- Since I am on book 5 of a series, anything I share would make little sense.
“Wonderland” that’s an intriguing title. How did you come up with it?
- The Wonderland Series, of which The Passage is the first book, is a reference to Alice in Wonderland. My character literally goes down a rabbit hole, and finds herself in a world where nothing is what it seems and no one can be trusted.
With that reference, now I’m curious. What books would you say have influenced you the most?
- I’ve read everything from War and Peace to the Game of Thrones. I must say that one of the most memorable series I’d read was Outlander by Diana Gabaldon. Her books fired my imagination.
I’ll admit, that was not the type of list I expected. With the reference to “Alice in Wonderland” I thought that some of the fairy tales would be included. ::Grins::
From the list you did provide, would you consider any of the authors to be a mentor figure for you, even if you haven’t met in real life?
- I would love to be mentored by Diana Gabaldon. She has a unique writing style which is more like painting a canvas rather than telling a story. Every inch of that painting is filled with exquisite detail, the kind that comes from an incredible imagination and extensive knowledge of the subject.
I’ll agree – authors who can paint their work in your mind are wonderful to read. Are you reading one of her books now, or has someone else claimed that spot?
- I am reading The Lady of Hay by Barbara Erskine.
Interesting title. Will have to look that one up for myself. Do you have any new authors who have caught your attention, or are you still enjoying works from your favorites?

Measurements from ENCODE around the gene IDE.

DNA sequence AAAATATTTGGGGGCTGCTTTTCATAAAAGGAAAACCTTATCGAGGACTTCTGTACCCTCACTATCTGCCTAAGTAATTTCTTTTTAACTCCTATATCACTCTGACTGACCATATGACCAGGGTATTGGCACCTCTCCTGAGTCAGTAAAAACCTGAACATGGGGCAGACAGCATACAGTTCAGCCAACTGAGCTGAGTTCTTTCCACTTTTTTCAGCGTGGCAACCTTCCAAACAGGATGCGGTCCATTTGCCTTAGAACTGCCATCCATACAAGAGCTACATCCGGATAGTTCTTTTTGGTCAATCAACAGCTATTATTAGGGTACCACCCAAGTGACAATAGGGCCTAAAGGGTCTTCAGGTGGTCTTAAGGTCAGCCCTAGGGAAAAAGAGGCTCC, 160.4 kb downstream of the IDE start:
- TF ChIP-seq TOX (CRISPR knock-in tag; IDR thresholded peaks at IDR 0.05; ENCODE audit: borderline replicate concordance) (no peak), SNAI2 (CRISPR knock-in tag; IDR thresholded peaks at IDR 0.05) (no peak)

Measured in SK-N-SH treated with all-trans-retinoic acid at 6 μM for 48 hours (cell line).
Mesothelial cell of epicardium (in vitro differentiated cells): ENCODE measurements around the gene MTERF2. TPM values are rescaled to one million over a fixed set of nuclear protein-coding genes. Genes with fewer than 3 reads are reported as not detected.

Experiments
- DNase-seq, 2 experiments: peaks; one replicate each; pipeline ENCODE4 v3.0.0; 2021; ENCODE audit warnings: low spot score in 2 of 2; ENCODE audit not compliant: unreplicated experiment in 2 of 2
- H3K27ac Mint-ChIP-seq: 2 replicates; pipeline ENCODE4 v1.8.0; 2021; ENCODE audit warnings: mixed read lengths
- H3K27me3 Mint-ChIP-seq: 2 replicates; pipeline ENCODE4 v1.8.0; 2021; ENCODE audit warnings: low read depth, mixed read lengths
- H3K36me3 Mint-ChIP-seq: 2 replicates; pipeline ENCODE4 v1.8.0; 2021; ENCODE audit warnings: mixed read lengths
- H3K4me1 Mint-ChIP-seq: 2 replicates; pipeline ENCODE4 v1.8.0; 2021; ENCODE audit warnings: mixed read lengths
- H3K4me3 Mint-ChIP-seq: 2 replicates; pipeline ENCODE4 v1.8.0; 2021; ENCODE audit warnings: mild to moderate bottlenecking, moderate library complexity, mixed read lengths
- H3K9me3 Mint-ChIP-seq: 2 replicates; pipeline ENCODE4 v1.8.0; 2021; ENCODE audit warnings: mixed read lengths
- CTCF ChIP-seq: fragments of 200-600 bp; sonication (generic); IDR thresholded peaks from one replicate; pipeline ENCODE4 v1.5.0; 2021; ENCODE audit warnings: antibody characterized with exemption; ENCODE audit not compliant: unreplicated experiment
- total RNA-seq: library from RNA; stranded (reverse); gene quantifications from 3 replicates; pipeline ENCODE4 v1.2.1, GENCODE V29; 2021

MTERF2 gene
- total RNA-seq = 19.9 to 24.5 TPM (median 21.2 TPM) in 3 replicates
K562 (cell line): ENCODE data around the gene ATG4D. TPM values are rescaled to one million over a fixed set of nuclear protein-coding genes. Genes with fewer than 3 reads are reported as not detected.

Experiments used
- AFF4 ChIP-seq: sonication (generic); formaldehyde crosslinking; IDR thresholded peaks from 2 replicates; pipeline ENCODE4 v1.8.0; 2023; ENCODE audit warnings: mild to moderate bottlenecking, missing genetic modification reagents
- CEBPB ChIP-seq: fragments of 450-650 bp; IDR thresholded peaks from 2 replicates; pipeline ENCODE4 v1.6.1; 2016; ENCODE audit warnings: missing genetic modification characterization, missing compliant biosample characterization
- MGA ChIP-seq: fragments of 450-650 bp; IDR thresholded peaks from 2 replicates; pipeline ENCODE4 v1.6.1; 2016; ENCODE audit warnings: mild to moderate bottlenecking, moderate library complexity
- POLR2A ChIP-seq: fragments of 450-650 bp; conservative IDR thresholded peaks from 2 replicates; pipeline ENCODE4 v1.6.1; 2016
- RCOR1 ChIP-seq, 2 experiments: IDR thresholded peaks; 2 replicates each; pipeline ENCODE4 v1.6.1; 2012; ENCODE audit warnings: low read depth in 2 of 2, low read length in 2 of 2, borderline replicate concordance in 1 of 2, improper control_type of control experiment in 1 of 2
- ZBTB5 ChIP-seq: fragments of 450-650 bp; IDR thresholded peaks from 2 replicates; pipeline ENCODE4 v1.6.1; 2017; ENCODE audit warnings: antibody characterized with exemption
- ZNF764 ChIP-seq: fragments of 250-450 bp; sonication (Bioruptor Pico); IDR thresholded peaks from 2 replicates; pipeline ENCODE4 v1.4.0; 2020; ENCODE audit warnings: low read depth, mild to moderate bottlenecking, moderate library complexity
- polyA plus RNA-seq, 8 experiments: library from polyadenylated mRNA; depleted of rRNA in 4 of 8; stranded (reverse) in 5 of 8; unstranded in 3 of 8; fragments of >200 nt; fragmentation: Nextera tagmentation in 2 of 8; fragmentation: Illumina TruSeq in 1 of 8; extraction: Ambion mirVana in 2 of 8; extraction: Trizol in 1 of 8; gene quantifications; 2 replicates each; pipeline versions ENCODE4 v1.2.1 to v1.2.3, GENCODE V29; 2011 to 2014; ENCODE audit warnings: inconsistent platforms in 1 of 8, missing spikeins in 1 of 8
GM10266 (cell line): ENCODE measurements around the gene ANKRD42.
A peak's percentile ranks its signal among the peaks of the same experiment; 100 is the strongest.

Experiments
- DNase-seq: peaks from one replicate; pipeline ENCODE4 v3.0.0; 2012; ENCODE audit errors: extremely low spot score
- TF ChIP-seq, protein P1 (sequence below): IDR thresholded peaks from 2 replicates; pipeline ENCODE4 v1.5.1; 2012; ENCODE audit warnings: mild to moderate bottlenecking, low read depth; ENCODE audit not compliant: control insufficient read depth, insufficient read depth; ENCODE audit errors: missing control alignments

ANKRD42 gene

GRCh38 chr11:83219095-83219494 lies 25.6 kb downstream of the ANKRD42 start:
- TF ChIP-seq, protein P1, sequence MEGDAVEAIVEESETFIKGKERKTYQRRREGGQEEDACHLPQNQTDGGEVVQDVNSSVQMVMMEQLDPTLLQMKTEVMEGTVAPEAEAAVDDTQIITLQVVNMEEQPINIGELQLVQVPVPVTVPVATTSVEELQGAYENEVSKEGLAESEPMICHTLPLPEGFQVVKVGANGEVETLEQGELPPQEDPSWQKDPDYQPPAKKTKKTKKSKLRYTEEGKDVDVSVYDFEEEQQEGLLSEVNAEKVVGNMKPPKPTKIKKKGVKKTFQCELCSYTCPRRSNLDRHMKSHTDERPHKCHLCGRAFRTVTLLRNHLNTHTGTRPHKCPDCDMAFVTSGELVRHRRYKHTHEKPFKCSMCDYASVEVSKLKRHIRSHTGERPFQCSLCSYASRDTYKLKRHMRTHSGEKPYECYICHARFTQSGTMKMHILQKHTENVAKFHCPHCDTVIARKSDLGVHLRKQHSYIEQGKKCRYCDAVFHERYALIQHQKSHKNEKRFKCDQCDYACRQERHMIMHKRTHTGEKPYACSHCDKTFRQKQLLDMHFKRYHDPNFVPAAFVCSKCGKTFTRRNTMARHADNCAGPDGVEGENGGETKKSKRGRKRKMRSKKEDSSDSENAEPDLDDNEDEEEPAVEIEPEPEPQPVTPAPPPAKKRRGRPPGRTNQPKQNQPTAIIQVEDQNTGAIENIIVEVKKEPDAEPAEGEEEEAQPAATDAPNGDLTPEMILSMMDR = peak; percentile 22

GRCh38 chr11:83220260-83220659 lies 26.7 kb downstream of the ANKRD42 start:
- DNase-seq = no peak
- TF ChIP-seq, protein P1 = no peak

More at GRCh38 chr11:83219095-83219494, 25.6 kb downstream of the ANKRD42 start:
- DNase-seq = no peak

- It’s been a while since someone new caught my attention. I like books that are unique and very well written.
What about favorite authors? Anyone in particular that really captures your interest?
- There are many authors that I like. What strikes me the most about any author is their ability to weave a unique story and tell it in a language that flows and enchants the reader, transporting them a world which is vivid and realistic.
May have to point you at a couple I’ve recently discovered, if they’re in the right genres for you. That’s for another time, though.
As a full-time mother, do you see writing as your career now?
- I have tried to make writing my career, but I can’t predict the future. This is a pretty volatile business.
That, it definitely is. Especially with the changes that happen so unpredictably with retailers and how the wider readership reacts to different book types that come out.
In your own work, are there any challenges or lessons you learned along the way?
- The hardest part is making sure that my story is unique and engaging. I want to capture the reader on the first page, and keep them prisoner until the very last line.
- At times, I find it challenging not to borrow from something I’ve read or seen that had left an impression on me.
- I learned that my imagination is actually a lot more extensive than I ever imagined. Once I let go of my inhibitions, I came up with plot twists that surprised even me.
Well do I understand that surprise! Would you change anything in your work if you were to start over knowing everything you know now?
- I wouldn’t change a thing. I am very happy with the way it turned out.
That’s always a plus. Hoping one of these books to get to that point.
And, the most common question of all: What advice would you pass on to other writers who are not quite as far along in the journey as you?
- Be yourself. Don’t worry about what people will say or what their expectations are. There will always be critics, and they will be harsh, but if you listen to that inner voice, you can create something truly beautiful.
Again, something I fully agree with. Irina, thank you for stopping by. As we wrap up today, any last words for your readers?
- My books speak for themselves, and they have a great story to tell.
Irina, thank you again for stopping by. It has been a pleasure getting to chat with you, and I hope you enjoyed as well. I look forward to chatting with you again in a couple of days, and getting to know Neve when you come back.